Stocks also got a boost from deal news in the health care and energy sectors.
The Dow Jones industrial average added 103.83 points, or 0.6 percent, to 18,119.78. The Standard & Poor’s 500 index rose 12.86 points, or 0.6 percent, to 2,122.85 and the Nasdaq composite climbed 36.97 points, or 0.7 percent, to 5,153.97.
European nations were cautiously optimistic on Monday that a deal on Greece’s bailout was within reach this week, easing fears that the country would default on its debt and leave the euro region. The country needs more loans from European lenders and the International Monetary Fund to enable it to make a June 30 debt payment.
Greece and its creditors have been negotiating for months over what economic reforms the Mediterranean nation should implement in return for the loans. U.S. stocks slumped earlier this month, in part on investors’ concerns that a Greek default could potentially cause turmoil in global financial markets.
“An eleventh hour compromise was always the likely scenario and it looks like that is what we are getting,” said Russ Koesterich, global chief investment strategist at BlackRock.
The Greek stock market surged 9 percent and the yield on the 10-year Greek government bond dropped 1.48 percentage points to 10.90 percent as traders bought the bonds.
The main stock indexes in Europe closed broadly higher. Germany’s DAX and France’s CAC 40 each rose 3.8 percent and the U.K.’s FTSE 100 rose 1.7 percent
In the U.S., health insurers Cigna and Anthem were sharply higher after Anthem made a $47 billion bid to buy its competitor. Anthem, which runs the largest Blue Cross Blue Shield health insurance network, was up $5.98, or 3.6 percent, to $171.04. Cigna was up $7.34, or 4.7 percent, to $162.60.
Cigna described the bid as “inadequate” and not in the best interests of its shareholders.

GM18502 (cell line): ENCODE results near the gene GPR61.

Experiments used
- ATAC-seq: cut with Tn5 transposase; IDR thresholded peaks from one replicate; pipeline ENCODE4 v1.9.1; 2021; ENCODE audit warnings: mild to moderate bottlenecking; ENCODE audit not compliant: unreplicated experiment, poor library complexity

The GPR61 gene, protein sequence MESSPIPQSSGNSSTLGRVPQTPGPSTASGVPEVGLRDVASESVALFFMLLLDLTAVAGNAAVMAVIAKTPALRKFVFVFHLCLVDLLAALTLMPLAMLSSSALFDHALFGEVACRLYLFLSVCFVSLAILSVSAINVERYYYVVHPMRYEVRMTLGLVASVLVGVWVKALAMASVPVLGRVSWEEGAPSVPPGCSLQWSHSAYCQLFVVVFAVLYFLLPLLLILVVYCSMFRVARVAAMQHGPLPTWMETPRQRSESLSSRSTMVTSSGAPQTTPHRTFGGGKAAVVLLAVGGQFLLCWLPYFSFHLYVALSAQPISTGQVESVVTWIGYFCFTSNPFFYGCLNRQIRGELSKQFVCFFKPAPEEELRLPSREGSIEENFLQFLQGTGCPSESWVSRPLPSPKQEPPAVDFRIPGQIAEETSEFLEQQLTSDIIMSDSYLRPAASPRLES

Other health insurers rose on speculation of more mergers in the industry. Aetna rose $3.98, or 3.2 percent, to $128.05.
In the energy markets, the price of oil finished little changed from Friday. Benchmark U.S. crude rose 7 cents to close at $59.68 a barrel in New York. Brent crude, a benchmark for international oils used by many U.S. refineries, rose 32 cents to close at $63.34 in London.
In other futures trading on the NYMEX, wholesale gasoline fell 2.9 cents to close at $2.030 a gallon. Heating oil rose 0.2 cents to close at $1.869 a gallon. Natural gas fell 8.3 cents to close at $2.733 per 1,000 cubic feet.
The energy sector also had some merger news. Williams Cos. rejected a buyout offer from Energy Transfer Equity for $48 billion, but said that it may still put itself up for sale.
Williams shares rose $12.52, or 26 percent, to $60.86.
U.S. government bond prices fell. The yield on the benchmark 10-year note rose to 2.37 percent from 2.26 percent on Friday. The euro was little changed against the dollar at $1.1361, while the dollar rose to 123.37 yen.
Precious and industrial metals futures mostly fell. Gold lost $17.80 to $1,184.10 an ounce, silver rose three cents to $16.14 an ounce and copper edged down less than a penny to $2.57 a pound.